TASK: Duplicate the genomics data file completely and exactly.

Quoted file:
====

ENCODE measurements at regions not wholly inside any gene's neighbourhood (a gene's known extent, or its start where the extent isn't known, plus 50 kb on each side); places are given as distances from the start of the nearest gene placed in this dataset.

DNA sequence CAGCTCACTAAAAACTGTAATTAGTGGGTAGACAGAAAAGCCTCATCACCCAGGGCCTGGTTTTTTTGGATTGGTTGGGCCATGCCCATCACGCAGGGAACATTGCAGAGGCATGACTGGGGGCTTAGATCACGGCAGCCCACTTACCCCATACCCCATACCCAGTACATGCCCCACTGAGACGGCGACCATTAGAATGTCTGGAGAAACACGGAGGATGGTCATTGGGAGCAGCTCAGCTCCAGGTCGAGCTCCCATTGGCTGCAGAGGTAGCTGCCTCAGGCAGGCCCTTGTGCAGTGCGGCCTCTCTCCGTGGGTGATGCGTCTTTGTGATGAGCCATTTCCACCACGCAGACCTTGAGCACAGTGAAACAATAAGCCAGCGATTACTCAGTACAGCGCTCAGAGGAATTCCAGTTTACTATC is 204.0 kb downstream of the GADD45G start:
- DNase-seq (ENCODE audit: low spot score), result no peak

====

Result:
ENCODE measurements at regions not wholly inside any gene's neighbourhood (a gene's known extent, or its start where the extent isn't known, plus 50 kb on each side); places are given as distances from the start of the nearest gene placed in this dataset.

DNA sequence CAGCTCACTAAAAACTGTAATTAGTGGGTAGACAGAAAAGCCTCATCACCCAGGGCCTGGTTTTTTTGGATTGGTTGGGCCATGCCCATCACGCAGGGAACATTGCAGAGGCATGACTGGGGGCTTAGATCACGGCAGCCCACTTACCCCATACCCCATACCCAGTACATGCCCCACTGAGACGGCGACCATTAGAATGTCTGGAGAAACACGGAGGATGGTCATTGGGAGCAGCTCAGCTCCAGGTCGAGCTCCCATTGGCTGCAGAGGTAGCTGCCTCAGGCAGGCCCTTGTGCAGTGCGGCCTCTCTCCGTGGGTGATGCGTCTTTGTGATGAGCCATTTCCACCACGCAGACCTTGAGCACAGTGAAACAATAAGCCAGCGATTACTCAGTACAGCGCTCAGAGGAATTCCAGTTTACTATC is 204.0 kb downstream of the GADD45G start:
- DNase-seq (ENCODE audit: low spot score), result no peak